$paid = true;
}else if($_COOKIE['activeToken']=="true") {
  $paid = true;
}else {
  $paid = false;

if(!$paid){ ?>

// User hasn't paid

<?php }else {  ?>

So what do we have here? Well at the top we can see we are checking to see if a posted variable is equal to "Completed" - this is something that PayPal gives us when the user has completed their transaction. We then set the $paid variable equal to true. Next we check a cookie to see if it's value is "true", and once again if this is true, we set $paid equal to true. And finally if neither of the above conditions validates we simply set the variable equal to false. Next we have an if statement which runs if $paid is equal to false - using the handy ! just before the variable. Now, after the else { statement is where you will want to put your form for posting an article, but not before you enter our crazy AJAX/Cookie-goodness code which follows.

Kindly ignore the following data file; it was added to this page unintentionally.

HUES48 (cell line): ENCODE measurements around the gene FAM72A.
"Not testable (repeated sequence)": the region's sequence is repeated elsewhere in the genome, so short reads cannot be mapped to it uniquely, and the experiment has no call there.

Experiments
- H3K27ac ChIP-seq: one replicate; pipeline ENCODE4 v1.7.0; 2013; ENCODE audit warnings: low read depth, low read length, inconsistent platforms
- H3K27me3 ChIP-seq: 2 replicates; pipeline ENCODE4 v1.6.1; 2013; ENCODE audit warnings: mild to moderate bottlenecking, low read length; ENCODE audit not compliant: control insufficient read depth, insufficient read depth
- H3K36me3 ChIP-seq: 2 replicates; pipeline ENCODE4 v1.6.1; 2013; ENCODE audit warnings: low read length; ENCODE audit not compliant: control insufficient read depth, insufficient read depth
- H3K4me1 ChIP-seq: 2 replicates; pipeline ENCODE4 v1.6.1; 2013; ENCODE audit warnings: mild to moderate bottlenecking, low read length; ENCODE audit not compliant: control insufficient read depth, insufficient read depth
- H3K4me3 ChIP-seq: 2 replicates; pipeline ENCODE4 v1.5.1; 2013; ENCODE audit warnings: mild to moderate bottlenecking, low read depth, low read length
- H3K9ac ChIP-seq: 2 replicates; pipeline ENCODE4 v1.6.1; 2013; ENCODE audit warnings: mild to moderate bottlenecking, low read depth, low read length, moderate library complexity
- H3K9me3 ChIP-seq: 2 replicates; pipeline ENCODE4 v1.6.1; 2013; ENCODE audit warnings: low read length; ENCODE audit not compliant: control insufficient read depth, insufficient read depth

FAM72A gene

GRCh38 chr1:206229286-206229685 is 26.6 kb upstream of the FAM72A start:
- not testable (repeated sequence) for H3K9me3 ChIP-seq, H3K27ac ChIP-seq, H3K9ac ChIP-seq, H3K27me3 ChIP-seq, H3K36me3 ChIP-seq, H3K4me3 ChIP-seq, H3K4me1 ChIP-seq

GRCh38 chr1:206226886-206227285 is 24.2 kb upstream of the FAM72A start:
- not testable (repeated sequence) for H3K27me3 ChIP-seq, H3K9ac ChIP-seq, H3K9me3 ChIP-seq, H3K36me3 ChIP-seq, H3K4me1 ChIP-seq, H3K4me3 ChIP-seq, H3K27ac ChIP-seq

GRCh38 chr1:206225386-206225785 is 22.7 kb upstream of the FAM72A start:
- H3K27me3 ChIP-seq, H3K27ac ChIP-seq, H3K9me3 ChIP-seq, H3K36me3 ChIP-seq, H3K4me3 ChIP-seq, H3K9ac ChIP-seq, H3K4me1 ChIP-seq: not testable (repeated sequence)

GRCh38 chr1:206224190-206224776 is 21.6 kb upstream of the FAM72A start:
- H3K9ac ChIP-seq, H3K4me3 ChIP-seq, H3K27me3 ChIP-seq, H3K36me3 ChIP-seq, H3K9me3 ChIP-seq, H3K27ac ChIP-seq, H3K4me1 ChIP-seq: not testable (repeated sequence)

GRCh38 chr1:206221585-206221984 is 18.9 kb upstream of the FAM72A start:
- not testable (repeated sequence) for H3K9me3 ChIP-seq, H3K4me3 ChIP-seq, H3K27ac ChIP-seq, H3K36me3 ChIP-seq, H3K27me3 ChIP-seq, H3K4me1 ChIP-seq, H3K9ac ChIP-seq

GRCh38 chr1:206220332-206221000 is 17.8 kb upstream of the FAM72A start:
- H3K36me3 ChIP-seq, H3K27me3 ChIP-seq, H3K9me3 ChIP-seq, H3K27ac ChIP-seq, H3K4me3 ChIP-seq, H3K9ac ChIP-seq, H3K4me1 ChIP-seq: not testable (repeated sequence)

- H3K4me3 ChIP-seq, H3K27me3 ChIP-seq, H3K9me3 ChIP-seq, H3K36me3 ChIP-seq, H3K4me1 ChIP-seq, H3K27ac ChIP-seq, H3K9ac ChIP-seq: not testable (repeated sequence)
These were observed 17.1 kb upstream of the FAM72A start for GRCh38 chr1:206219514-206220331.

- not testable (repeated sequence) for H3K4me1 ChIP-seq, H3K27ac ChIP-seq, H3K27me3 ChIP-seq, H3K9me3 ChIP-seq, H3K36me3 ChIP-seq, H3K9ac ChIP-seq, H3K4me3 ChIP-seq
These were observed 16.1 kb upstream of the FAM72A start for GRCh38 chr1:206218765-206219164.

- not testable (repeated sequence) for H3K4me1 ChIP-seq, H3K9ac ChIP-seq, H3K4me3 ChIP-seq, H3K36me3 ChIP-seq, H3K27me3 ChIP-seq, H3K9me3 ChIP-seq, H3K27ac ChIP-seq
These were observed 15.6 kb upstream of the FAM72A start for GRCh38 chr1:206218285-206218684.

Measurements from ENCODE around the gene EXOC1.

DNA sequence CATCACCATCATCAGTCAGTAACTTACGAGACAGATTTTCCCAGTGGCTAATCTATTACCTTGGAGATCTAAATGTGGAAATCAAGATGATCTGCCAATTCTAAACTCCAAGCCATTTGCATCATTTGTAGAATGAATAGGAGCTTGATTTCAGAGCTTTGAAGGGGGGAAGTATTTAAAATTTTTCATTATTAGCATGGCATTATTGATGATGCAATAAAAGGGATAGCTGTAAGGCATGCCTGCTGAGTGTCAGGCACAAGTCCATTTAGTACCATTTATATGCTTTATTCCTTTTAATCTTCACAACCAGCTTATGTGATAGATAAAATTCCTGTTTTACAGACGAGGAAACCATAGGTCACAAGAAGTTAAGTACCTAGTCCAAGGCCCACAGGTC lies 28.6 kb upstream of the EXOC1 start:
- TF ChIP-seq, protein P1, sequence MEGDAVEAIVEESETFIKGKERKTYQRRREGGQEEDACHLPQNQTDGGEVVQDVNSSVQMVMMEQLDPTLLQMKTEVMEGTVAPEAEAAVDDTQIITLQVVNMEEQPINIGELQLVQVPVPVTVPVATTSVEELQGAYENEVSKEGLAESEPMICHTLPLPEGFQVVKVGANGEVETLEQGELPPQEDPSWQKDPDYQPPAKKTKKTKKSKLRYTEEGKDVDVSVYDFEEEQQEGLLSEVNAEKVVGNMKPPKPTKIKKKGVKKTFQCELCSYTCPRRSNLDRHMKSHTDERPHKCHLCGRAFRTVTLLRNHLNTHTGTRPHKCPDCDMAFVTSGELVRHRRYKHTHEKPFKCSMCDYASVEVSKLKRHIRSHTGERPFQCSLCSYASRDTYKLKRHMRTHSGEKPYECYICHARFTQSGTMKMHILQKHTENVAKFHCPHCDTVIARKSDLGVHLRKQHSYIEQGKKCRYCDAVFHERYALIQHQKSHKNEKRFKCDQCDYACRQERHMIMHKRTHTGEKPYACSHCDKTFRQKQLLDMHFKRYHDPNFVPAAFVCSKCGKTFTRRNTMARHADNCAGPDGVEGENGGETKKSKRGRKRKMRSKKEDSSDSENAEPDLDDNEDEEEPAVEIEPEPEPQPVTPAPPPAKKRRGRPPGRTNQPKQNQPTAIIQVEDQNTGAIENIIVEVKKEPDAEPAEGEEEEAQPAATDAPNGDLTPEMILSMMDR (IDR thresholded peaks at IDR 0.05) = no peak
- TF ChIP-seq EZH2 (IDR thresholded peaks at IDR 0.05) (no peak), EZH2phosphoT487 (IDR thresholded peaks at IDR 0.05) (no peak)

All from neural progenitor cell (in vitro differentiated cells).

<script type="text/javascript">
    var dataString = "cval=true";
      type: "POST",
      url: "<?php bloginfo('template_url') ?>/scripts/cookie.php",
      data: dataString,

// Your HTML goes here

<?php } ?>